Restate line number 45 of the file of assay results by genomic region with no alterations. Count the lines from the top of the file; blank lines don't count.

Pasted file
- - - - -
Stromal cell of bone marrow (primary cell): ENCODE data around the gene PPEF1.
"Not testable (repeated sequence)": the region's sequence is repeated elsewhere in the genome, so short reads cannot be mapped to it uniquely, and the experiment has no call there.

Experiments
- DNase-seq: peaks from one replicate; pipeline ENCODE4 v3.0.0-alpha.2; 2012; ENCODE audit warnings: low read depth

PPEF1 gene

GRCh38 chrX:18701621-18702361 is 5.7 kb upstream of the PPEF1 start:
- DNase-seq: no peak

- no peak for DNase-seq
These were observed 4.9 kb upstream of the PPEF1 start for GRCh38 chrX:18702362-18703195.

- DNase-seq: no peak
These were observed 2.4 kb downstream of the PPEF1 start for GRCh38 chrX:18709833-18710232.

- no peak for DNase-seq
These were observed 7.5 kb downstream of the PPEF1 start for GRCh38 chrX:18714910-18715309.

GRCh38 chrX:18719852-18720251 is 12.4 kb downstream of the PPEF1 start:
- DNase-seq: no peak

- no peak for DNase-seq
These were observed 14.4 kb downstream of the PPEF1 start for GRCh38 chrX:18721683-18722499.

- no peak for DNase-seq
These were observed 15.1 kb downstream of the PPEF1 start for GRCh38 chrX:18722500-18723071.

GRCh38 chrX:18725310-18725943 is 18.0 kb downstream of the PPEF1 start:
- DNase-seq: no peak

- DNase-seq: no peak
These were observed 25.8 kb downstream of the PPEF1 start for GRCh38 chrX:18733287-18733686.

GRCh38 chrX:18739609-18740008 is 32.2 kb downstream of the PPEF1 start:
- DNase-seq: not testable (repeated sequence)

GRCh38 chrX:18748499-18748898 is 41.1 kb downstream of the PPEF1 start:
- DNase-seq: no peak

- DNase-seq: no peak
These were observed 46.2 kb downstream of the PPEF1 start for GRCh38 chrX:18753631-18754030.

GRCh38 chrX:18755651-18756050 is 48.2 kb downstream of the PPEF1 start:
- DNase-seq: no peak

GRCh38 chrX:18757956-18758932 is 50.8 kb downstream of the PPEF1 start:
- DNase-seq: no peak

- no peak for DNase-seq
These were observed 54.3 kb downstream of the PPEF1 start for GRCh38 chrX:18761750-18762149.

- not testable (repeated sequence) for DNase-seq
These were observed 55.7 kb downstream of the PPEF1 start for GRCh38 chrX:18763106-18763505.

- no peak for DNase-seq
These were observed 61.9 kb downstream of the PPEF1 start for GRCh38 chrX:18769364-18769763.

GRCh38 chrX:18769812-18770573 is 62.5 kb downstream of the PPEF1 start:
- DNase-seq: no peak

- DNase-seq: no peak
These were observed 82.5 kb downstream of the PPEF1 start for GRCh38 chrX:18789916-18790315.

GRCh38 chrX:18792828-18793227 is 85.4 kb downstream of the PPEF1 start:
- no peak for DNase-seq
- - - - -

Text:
- no peak for DNase-seq